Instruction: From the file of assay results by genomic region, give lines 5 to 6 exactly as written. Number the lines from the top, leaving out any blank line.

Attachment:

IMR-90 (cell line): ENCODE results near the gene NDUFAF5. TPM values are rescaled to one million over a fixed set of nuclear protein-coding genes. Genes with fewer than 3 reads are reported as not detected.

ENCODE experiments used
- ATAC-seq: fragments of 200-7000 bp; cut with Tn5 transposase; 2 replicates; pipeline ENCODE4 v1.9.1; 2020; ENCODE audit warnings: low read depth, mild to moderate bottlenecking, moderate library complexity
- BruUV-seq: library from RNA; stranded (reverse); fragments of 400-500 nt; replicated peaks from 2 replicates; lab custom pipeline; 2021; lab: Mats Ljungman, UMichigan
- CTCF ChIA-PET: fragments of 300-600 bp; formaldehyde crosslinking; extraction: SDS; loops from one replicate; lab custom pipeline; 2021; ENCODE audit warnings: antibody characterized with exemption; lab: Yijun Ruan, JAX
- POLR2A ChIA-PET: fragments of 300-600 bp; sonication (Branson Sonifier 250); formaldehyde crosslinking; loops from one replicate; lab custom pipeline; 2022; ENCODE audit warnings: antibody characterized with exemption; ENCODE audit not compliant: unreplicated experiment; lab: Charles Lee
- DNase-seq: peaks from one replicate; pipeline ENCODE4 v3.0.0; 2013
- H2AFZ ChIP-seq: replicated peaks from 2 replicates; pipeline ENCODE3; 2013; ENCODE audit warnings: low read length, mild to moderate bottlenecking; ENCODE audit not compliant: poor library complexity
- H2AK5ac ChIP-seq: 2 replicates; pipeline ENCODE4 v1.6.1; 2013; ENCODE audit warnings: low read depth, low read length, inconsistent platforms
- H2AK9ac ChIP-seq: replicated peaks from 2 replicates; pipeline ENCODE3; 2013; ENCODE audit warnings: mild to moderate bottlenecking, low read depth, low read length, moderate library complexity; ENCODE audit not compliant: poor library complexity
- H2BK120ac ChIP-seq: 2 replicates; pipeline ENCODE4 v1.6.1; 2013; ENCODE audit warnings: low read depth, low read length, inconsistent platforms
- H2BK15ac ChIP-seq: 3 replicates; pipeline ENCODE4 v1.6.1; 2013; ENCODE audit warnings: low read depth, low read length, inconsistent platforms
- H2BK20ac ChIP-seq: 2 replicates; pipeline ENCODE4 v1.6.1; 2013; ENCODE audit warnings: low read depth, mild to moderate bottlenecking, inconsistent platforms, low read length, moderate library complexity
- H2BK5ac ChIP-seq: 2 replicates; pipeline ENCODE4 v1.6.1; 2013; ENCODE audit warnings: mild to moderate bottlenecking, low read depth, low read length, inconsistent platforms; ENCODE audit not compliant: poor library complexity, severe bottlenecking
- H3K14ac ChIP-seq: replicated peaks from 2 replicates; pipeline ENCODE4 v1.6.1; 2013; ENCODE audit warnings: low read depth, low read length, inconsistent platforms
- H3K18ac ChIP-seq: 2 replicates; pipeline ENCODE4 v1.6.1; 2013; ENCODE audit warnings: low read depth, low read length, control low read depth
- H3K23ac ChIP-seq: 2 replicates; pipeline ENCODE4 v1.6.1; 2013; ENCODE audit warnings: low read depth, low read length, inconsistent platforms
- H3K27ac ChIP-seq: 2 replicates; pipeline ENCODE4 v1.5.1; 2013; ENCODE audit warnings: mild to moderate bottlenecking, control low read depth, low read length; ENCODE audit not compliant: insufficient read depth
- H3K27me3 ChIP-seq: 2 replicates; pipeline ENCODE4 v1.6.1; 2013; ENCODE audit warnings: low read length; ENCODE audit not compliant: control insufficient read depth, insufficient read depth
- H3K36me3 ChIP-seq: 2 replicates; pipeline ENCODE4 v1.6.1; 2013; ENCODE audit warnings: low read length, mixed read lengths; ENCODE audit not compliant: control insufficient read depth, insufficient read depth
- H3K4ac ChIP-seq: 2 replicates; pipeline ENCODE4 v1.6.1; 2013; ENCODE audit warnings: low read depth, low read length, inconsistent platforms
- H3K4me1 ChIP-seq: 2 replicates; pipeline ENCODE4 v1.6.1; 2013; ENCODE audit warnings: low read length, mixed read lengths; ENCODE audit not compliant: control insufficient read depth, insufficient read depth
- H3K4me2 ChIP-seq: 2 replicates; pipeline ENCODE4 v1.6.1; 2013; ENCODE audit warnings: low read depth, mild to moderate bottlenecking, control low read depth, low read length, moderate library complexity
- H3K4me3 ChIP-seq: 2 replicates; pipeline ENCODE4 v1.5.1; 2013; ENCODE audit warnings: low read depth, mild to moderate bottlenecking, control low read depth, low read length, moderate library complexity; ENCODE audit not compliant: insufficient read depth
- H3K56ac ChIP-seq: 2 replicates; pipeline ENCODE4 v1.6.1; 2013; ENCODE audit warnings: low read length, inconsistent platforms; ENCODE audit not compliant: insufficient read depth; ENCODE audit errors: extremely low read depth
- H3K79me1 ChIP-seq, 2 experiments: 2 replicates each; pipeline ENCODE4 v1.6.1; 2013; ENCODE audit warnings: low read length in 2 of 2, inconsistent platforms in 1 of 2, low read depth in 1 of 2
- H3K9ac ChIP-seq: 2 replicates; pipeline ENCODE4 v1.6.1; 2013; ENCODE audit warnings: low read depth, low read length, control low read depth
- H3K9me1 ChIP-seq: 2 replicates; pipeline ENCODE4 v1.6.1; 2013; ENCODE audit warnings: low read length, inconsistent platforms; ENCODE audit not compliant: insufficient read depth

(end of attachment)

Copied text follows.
- CTCF ChIA-PET: fragments of 300-600 bp; formaldehyde crosslinking; extraction: SDS; loops from one replicate; lab custom pipeline; 2021; ENCODE audit warnings: antibody characterized with exemption; lab: Yijun Ruan, JAX
- POLR2A ChIA-PET: fragments of 300-600 bp; sonication (Branson Sonifier 250); formaldehyde crosslinking; loops from one replicate; lab custom pipeline; 2022; ENCODE audit warnings: antibody characterized with exemption; ENCODE audit not compliant: unreplicated experiment; lab: Charles Lee